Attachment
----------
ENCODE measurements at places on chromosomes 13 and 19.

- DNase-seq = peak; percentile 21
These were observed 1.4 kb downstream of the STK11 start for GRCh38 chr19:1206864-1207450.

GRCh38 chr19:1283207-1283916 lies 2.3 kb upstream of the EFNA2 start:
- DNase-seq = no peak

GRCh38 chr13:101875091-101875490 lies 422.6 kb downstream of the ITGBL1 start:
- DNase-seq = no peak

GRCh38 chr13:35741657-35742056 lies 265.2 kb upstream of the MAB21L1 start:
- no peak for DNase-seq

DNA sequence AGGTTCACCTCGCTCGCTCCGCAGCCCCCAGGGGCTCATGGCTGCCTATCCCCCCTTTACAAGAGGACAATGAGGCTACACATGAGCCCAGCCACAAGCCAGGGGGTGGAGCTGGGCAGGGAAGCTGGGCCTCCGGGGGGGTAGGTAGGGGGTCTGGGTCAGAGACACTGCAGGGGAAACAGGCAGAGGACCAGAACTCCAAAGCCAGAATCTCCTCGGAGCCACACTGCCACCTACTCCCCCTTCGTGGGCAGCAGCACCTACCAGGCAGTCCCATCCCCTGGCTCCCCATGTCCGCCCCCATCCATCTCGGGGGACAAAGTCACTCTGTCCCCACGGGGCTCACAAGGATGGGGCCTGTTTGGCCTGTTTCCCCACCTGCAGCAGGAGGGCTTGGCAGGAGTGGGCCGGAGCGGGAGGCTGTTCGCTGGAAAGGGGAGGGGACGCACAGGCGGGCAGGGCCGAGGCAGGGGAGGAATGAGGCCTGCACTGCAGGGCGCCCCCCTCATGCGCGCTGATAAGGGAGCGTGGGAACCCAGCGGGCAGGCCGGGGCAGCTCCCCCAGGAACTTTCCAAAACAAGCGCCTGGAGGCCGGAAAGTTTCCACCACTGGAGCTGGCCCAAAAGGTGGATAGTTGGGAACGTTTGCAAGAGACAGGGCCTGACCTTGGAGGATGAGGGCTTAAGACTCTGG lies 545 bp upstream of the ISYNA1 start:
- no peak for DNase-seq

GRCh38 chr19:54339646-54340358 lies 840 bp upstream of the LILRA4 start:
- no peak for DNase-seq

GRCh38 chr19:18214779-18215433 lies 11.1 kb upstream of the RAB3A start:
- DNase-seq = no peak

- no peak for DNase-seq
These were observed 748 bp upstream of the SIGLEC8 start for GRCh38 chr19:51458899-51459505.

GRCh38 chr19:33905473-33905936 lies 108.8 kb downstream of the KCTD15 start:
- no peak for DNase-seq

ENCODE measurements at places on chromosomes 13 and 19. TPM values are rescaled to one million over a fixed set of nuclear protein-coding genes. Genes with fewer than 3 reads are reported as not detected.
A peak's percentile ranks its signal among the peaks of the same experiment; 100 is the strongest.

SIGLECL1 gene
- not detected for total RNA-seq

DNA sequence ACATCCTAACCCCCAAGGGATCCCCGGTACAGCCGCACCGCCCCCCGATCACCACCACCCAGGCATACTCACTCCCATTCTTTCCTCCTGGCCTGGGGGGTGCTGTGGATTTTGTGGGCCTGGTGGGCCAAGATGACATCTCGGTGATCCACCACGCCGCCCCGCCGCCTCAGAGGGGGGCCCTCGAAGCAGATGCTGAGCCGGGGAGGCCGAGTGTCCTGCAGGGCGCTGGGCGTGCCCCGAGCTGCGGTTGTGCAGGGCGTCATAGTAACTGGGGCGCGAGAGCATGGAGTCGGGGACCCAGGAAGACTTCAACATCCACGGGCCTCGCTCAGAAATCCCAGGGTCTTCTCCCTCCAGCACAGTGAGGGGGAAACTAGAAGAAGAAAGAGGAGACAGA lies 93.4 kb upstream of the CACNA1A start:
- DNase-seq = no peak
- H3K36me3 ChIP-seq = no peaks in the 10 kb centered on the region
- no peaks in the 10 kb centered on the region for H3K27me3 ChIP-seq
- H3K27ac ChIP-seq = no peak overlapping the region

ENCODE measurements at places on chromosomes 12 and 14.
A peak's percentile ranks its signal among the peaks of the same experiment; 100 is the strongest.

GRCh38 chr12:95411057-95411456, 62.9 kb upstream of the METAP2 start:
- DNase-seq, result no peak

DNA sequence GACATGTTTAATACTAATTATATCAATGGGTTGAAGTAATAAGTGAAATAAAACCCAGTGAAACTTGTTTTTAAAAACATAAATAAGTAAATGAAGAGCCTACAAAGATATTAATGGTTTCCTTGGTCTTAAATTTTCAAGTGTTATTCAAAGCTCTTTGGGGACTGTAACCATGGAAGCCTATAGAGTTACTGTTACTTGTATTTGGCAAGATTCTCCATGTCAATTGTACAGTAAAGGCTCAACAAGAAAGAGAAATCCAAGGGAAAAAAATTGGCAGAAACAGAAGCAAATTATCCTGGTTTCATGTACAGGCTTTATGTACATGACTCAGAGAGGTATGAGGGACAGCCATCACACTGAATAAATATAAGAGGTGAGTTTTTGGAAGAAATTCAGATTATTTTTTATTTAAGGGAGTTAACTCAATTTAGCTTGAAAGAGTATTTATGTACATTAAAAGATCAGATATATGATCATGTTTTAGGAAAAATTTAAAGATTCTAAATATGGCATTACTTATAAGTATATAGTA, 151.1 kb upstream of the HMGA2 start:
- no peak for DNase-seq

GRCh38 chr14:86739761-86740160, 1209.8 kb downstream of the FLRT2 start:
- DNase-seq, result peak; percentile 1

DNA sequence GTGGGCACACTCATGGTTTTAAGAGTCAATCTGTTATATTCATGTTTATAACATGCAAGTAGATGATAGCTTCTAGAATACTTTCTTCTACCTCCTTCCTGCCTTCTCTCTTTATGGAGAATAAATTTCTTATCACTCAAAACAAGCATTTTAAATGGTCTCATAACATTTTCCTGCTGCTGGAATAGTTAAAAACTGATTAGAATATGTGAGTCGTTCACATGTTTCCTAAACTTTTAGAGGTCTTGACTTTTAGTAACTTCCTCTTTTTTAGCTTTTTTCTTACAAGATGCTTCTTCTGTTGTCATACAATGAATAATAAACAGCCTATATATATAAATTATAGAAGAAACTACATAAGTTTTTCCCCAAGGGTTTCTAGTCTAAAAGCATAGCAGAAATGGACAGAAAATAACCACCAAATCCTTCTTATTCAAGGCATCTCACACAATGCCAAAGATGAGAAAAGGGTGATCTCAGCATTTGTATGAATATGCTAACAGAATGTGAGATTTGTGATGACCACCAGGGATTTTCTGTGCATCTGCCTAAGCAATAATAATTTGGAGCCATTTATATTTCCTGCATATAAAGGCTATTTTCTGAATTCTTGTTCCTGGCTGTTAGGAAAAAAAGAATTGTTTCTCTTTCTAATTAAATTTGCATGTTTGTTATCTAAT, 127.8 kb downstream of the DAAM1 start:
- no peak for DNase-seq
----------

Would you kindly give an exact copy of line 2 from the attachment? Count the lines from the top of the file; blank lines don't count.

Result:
- DNase-seq = peak; percentile 21